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Orthopedics is a branch of medicine that focuses on the care of the musculoskeletal system, which consists of muscles, bones, joints, ligaments, tendons, and nerves. Even those who are unfamiliar with the terminology have likely encountered some form orthopedic care in their lifetime – an ankle sprain is one of several common orthopedic injuries and even pediatricians must look out for orthopedic abnormalities and refer children to specialists when necessary. It is a particularly common practice of medicine in the world of athletics. If you’ve ever experienced a sore ankle or the march of time is wearing on your joints (it happens to the best of us), or if you’re just curious and you want to stay in top shape, read on to learn about the musculoskeletal system and the orthopedic care available to treat and maintain it.

The basics of orthopedics

Orthopedic medicine covers a range of care and treatments from joint and spine problems to sports injuries, trauma, and fractures. The orthopedist uses both surgical and nonsurgical approaches to treat musculoskeletal issues and they often work as part of a larger orthopedic treatment team that can include physician assistants, nurse practitioners, athletic trainers, and occupational and physical therapists. An orthopedist treats several conditions, which may be present from birth, or may result from an injury or age-related wear and tear. These conditions include joint pain from arthritis, bone fracture, back and neck pain, and sports injuries, among others. Some orthopedists specialize in different areas such as upper extremity, foot and ankle, and spine conditions.

Why it matters: the functions of the musculoskeletal system

Orthopedic medicine serves to maintain and care for the intricacies and functions of your musculoskeletal system in order to live a healthy life. The musculoskeletal system has some rather obvious functions, as well as others you may have taken for granted. The 5 basic functions of the musculoskeletal system are:

  • Mobility - Skeletal muscles pull on bones to create movement, they create facial expressions, and they enable breathing by moving respiratory muscles.
  • Support - Muscles support your internal organs.
  • Blood circulation - Cardiac muscles are responsible for the contractility of the heart which helps to pump blood throughout the body.
  • Protection - Skeletal muscles cushion and protect the body’s internal organs.
  • Heat generation - Muscle contraction produces heat as byproduct of metabolism, helping to maintain your internal body temperature.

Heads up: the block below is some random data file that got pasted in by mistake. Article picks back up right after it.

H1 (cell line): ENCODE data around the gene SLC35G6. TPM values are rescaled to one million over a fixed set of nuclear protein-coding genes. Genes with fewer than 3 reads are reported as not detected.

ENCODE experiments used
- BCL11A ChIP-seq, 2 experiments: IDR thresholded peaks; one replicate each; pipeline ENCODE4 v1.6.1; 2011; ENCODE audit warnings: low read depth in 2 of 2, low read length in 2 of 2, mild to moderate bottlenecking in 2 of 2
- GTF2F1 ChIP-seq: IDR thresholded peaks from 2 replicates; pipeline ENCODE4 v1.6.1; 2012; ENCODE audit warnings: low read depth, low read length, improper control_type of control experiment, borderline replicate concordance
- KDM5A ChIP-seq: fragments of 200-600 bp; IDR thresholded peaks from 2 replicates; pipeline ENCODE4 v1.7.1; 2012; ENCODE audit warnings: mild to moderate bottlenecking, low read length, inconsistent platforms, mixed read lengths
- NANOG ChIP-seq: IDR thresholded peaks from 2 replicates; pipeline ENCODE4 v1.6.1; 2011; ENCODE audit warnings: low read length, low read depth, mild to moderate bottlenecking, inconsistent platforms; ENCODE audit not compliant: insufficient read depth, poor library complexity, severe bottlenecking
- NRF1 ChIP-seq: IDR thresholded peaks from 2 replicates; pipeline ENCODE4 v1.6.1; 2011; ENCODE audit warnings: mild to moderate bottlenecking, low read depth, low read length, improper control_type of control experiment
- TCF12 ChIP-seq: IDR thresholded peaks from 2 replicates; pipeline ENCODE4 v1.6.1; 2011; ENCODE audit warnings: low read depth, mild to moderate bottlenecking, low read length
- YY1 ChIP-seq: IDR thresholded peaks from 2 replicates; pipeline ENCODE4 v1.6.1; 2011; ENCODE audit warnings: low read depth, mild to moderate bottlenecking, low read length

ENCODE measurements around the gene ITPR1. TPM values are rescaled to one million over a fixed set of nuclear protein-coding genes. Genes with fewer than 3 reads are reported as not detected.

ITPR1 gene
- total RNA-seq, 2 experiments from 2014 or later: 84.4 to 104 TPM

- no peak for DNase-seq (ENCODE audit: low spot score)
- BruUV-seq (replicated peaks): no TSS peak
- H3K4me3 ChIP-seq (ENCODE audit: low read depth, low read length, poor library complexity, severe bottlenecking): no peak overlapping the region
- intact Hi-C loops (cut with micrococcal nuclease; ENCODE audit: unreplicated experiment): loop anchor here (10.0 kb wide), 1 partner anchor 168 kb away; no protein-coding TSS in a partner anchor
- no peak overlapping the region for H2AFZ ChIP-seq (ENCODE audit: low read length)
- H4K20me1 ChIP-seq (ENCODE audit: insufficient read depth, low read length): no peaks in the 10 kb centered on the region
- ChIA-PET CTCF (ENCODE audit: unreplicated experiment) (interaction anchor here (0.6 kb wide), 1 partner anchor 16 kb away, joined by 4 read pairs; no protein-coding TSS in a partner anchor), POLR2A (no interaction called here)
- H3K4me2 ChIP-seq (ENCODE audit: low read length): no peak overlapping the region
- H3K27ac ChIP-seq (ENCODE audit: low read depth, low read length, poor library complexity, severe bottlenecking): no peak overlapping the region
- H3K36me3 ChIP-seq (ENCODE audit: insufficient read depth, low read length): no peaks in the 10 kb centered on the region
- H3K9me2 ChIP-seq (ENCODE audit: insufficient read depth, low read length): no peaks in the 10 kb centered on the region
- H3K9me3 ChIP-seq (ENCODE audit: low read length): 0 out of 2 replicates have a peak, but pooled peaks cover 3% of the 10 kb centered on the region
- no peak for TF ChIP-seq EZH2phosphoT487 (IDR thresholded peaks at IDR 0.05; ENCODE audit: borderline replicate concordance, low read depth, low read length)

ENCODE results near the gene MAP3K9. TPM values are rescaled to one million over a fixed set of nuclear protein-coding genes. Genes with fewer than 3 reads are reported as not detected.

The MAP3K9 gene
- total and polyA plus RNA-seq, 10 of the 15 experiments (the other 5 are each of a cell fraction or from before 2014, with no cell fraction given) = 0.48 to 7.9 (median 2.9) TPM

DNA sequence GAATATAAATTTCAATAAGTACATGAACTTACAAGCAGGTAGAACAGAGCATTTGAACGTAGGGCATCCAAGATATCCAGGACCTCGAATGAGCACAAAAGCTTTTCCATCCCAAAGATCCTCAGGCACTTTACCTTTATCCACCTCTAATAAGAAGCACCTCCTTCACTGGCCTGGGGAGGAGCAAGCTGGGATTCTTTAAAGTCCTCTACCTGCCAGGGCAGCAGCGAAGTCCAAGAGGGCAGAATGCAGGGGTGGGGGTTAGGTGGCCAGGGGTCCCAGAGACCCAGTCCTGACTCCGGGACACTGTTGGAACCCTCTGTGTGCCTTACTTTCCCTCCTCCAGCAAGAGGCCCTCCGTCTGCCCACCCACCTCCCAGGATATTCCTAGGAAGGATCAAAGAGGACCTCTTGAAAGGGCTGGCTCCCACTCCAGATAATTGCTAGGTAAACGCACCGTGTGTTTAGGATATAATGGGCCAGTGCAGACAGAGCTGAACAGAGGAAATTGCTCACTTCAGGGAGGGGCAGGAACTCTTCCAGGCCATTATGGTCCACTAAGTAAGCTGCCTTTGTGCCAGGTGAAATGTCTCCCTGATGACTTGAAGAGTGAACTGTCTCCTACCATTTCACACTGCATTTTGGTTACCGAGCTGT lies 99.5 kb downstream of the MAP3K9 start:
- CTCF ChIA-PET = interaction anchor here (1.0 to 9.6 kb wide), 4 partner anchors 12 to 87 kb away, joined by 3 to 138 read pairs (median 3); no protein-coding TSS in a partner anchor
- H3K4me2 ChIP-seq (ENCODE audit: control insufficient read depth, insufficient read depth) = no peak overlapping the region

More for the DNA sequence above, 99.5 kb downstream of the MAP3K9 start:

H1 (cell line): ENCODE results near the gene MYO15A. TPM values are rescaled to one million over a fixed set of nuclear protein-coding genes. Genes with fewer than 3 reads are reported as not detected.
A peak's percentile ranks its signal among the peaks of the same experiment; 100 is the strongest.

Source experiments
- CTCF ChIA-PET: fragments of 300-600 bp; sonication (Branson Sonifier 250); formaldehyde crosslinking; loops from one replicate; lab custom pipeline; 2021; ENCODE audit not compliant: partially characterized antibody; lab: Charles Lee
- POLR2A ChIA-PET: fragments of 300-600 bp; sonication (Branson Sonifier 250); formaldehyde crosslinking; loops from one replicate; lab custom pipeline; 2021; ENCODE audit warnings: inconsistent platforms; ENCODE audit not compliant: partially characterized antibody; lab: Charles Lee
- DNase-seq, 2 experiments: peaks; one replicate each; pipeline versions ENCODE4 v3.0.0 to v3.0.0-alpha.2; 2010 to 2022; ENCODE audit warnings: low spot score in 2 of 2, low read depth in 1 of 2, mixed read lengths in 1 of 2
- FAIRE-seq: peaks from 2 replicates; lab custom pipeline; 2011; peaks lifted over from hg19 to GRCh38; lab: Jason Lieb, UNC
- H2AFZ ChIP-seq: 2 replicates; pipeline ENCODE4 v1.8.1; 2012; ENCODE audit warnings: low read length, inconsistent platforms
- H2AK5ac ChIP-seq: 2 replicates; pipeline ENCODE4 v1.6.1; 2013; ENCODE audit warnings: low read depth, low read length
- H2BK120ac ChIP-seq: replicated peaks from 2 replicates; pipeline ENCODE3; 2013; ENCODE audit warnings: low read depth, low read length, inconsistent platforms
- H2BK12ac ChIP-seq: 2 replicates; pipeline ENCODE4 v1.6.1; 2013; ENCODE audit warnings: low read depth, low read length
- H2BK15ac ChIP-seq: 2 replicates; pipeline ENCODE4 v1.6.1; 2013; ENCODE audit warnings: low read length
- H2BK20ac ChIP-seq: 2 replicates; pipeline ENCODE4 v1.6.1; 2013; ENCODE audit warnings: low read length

Prevention: how to keep the musculoskeletal system healthy

Because your body’s systems and functions interact with and are affected by each other, the best way to keep the musculoskeletal system healthy is to maintain good overall health. More specifically, you can keep your bones and muscles healthy and optimize your long-term mobility and agility by doing the following:

  • Exercise regularly - Naturally, the stronger your muscles, the more effectively they can support and protect your joints. Exercise also increases flexibility which reduces joint pain.
  • Get sufficient sleep - The health benefits of a good night’s rest are endless, and they include the benefit of resting your bones and muscles so they can recover.
  • Eat a balanced diet - Eating fruits, vegetables, and lean protein is linked to stronger bones and helps you maintain a healthy weight, which prevents added pressure on bones and joints.
  • Avoid smoking tobacco - Bones, muscles and soft tissue require adequate blood flow to work effectively and smoking tobacco decreases blood flow throughout your body.
  • Schedule regular checkups and health screenings - Regular doctor visits help detect abnormalities as early as possible and keep you on a healthy track.

When should I visit an orthopedist?

A referral is often required for a visit with an orthopedist, so your primary care physician can help you find the specialist you need. Be sure to communicate any musculoskeletal abnormalities to your doctor and ask about orthopedic care if you experience any of the following:

  • Joint pain
  • Grinding, snapping, or popping when you move an affected joint
  • Inflammation or swelling
  • Numbness or tingling
  • Restricted movement due to pain
  • Stiffness

Non-surgical treatment options

While modern medicine has presented us with impressive orthopedic surgeries that can replace joints, fuse bones, and repair tissue, there are many less invasive non-surgical options worth exploring depending on your injury or musculoskeletal issue including the following:

  • Devices that hold bones or joints in a specific position to aid healing such as braces, slings, casts, or splints
  • Joint injections such as cortisone or other steroid medication, or viscosupplementation- the injection of hyaluronic acid into an affected joint to help reduce pain and swelling
  • Non-opioid medications like acetaminophen or ibuprofen
  • Physical therapy to loosen stiff muscles or improve muscle strength
  • Occupational therapy to help you perform everyday tasks such as getting dressed
  • Platelet-rich plasma (PRP) therapy, which uses injections of a patient’s own platelets to accelerate the healing of injured tendons, ligaments, muscles, and joints.
  • Orthotics, custom shoe inserts that support proper foot positioning

Ultimately, how you move is how you feel and although aches, pains, and strains are inevitable, you can keep your musculoskeletal system in check by maintaining your overall health, educating yourself on orthopedic care, and seeing your doctor regularly for a healthier and more agile way of life.

Palomar Health’s world-class Orthopedic team will help you prioritize your bone and joint health and optimize your mobility. Click here to learn more about Palomar Health.

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